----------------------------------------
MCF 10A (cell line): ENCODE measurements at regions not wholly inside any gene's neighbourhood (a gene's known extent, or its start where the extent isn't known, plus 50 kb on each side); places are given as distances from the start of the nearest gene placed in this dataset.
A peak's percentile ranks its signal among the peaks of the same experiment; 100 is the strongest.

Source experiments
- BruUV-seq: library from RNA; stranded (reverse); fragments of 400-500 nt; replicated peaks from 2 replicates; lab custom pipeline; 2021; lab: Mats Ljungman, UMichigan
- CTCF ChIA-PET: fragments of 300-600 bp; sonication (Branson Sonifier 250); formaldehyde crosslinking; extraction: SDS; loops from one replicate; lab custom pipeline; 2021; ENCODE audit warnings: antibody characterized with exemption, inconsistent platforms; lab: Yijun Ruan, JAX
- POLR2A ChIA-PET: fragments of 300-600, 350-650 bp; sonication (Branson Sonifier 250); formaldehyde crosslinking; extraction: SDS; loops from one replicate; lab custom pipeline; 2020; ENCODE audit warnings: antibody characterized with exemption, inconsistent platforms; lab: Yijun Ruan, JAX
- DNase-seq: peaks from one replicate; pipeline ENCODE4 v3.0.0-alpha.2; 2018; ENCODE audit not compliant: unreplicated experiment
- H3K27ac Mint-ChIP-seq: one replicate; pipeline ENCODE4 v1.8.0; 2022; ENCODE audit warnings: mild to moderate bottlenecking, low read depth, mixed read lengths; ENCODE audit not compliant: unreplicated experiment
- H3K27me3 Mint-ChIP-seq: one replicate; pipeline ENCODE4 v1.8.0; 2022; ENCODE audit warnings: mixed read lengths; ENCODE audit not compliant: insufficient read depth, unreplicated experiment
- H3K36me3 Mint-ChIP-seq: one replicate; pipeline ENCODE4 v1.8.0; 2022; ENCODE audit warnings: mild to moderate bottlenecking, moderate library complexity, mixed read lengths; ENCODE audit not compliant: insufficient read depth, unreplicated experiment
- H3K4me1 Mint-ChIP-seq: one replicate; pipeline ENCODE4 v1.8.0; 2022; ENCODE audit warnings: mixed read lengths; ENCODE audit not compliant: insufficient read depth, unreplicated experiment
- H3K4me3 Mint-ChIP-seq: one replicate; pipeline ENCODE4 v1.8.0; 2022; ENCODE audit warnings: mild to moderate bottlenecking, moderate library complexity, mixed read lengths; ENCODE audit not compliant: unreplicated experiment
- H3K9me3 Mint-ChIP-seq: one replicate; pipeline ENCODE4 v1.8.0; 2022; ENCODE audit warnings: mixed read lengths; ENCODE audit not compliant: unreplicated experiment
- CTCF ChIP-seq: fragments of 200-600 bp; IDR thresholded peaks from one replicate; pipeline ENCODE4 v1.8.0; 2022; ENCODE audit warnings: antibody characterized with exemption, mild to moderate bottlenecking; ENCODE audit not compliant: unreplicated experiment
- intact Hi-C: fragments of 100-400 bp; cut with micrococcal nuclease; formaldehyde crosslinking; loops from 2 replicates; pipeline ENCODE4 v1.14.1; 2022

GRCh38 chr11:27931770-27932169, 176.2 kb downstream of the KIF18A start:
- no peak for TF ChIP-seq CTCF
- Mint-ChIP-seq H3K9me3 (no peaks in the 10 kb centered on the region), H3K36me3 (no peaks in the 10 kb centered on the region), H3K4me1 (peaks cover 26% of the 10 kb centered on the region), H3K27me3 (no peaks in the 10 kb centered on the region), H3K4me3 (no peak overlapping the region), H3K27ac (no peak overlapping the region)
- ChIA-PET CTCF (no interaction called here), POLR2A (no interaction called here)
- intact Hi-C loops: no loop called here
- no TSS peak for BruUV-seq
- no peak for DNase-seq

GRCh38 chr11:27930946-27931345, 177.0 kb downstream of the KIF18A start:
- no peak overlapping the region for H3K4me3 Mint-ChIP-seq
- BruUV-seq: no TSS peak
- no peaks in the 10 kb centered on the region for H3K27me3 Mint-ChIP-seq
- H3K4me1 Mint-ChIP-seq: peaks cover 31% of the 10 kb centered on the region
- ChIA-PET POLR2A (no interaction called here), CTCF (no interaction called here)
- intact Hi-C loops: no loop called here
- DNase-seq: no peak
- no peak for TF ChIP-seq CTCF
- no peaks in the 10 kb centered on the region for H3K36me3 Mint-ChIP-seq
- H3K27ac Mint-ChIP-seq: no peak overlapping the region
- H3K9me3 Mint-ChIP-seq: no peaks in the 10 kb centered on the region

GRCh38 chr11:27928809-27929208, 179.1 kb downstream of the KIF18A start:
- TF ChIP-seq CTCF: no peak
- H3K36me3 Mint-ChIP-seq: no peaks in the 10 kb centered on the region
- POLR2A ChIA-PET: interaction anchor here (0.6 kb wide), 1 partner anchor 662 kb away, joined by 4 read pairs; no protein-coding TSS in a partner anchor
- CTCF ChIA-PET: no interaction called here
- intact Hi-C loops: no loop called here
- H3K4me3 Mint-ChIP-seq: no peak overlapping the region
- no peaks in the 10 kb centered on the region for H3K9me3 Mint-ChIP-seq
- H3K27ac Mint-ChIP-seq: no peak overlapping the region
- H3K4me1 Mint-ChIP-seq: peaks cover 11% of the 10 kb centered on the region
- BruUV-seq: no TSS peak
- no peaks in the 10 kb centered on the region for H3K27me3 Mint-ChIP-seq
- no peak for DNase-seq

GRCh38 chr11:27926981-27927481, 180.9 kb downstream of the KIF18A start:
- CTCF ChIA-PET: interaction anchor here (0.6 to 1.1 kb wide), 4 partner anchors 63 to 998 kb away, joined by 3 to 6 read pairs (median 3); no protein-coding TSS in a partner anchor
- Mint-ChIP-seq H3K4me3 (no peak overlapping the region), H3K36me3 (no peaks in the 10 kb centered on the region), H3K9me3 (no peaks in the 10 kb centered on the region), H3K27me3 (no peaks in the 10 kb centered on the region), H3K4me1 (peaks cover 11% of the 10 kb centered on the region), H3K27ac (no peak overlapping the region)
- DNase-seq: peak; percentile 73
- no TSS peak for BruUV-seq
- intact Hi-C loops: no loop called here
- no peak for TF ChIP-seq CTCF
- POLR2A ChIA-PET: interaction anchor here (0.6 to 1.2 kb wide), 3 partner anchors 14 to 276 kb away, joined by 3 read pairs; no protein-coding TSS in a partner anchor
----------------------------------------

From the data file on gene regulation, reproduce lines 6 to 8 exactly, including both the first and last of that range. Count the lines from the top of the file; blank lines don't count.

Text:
- POLR2A ChIA-PET: fragments of 300-600, 350-650 bp; sonication (Branson Sonifier 250); formaldehyde crosslinking; extraction: SDS; loops from one replicate; lab custom pipeline; 2020; ENCODE audit warnings: antibody characterized with exemption, inconsistent platforms; lab: Yijun Ruan, JAX
- DNase-seq: peaks from one replicate; pipeline ENCODE4 v3.0.0-alpha.2; 2018; ENCODE audit not compliant: unreplicated experiment
- H3K27ac Mint-ChIP-seq: one replicate; pipeline ENCODE4 v1.8.0; 2022; ENCODE audit warnings: mild to moderate bottlenecking, low read depth, mixed read lengths; ENCODE audit not compliant: unreplicated experiment